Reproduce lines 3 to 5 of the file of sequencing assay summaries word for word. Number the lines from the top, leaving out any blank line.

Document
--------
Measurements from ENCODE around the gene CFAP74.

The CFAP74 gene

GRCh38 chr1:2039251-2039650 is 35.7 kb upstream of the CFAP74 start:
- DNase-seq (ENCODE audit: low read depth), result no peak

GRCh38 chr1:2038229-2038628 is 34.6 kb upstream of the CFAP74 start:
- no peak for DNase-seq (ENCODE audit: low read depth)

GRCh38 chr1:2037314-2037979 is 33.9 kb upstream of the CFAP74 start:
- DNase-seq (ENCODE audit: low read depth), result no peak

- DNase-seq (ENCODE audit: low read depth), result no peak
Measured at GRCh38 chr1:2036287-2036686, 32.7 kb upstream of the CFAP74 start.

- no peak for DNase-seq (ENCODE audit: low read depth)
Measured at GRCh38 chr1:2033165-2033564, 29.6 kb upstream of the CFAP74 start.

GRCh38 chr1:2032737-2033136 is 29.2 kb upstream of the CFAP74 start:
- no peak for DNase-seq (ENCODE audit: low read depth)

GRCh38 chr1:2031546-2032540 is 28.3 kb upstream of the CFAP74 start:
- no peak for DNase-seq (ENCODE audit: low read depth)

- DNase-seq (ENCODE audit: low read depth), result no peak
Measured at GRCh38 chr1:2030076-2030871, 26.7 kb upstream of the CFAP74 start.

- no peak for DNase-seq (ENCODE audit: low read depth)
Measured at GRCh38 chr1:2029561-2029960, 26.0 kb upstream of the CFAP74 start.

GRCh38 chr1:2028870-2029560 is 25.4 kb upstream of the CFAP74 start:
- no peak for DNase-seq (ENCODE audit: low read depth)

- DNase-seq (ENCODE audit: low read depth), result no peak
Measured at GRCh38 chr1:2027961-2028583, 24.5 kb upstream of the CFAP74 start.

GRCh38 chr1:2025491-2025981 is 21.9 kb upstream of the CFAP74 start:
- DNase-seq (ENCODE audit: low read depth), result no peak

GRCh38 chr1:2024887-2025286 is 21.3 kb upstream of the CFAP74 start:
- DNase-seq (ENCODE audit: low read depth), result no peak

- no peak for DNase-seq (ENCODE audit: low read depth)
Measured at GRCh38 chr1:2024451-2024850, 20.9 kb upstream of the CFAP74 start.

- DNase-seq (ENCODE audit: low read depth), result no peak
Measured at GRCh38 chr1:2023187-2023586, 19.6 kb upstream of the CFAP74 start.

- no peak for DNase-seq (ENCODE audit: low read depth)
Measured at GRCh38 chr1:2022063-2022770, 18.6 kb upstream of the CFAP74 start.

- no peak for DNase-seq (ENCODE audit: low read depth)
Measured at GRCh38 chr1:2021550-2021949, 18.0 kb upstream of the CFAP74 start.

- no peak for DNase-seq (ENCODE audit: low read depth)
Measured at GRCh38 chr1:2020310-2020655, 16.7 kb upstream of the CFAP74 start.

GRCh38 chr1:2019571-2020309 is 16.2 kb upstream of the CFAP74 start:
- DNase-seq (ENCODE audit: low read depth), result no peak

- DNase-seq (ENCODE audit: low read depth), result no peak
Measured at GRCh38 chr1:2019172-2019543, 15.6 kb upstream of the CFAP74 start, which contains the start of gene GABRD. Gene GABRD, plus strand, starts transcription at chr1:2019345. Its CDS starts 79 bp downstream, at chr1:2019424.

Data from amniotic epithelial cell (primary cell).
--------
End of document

GRCh38 chr1:2039251-2039650 is 35.7 kb upstream of the CFAP74 start:
- DNase-seq (ENCODE audit: low read depth), result no peak

GRCh38 chr1:2038229-2038628 is 34.6 kb upstream of the CFAP74 start: